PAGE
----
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Some Tumors Spread with Heart or Lung Transplants (Reuters)...For donors with a tumor involving the nervous system, or neurologic tumors,......No tumor transmission occurred with donors who had brain tumor types known as astrocytomas or glioblastomas,...- May 16 5:17 PM ET


Al Musella's Comments: (This is his personal views and are not necessarily the views of the Musella Foundation!)



Website: http://dailynews.yahoo.com/h/nm/20010516/hl/transplants_1.html

Posted on: 05/16/2001

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Wednesday May 16 5:17 PM ET
"Some Tumors Spread with Heart or Lung Transplants" Some Tumors Spread with Heart or Lung Transplants

By Anthony Brown, MD

CHICAGO (Reuters Health) - A small new study suggests that about a third of patients who receive a heart and/or lung transplant from donors with certain types of cancer may develop the malignancy themselves.

The findings were presented here on Monday at a joint meeting of the American Society of Transplantation and the American Society of Transplant Surgeons.

In a study of 22 patients who received a heart or lung transplant from a donor with cancer, Dr. Joseph F. Buell and colleagues from the University of Cincinnati in Ohio found that eight, or 36%, developed cancer themselves.

"There really has been no data on cancer transmission in cardiothoracic transplant recipients," Buell told Reuters Health. "In the past, we have been very reluctant to use organs from donors with cancer. This study gives us defined risks and eliminates the generalized phobia of using organs from donors with malignancies," he stated. The findings may therefore provide some hope to those desperately seeking an organ from any source--even donors diagnosed with cancer.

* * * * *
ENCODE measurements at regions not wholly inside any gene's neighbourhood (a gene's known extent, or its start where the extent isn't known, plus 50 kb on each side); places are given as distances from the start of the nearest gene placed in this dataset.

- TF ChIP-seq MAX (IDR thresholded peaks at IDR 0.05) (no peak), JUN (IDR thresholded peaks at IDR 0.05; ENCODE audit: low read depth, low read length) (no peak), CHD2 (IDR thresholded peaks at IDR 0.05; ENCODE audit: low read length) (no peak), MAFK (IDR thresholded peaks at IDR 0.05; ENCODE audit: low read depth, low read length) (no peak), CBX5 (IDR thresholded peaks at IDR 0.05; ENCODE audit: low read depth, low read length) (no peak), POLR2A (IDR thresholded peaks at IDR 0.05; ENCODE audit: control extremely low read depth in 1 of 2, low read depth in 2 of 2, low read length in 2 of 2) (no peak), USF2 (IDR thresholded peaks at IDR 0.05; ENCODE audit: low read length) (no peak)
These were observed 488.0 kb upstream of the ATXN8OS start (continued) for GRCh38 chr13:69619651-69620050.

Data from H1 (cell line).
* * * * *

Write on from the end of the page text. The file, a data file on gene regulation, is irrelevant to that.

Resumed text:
The patients included 17 heart recipients, 3 lung recipients, and 2 people who received both heart and lungs.

Rates of cancer transmission appeared to vary depending on the type of malignancy. For donors with a tumor involving the nervous system, or neurologic tumors, the transmission rate was 17%. For non-nervous system tumors, the rate was 63%.

No tumor transmission occurred with donors who had brain tumor types known as astrocytomas or glioblastomas, but another nervous system cancer, medulloblastoma, did transfer to a recipient.

There were two cases in which a donor's kidney cancer was transmitted to recipients.

The two most aggressively transmitted types of cancer were choriocarcinoma and melanoma. Choriocarcinoma arises from fetal tissue, while melanoma is a relatively rare, but potentially life-threatening form of skin cancer.

Two thirds of patients who received a transplant from a donor with choriocarcinoma had evidence of cancer spread within 3 months of transplantation. The two patients who received a transplant from a donor with melanoma developed the disease themselves and died within 6 months of transplantation.

However, the stage of the donor's cancer can have a big impact on the risk of its spreading to the recipient. Buell explained that if a donor's kidney cancer is contained in the organ and has not spread to his or her blood vessels, it is unlikely to be transmitted to an organ recipient.

And the risk of spread of neurological tumors is small unless the donor has had certain surgical procedures, such as having a shunt placed to drain fluid or having the skull opened surgically, Buell added.

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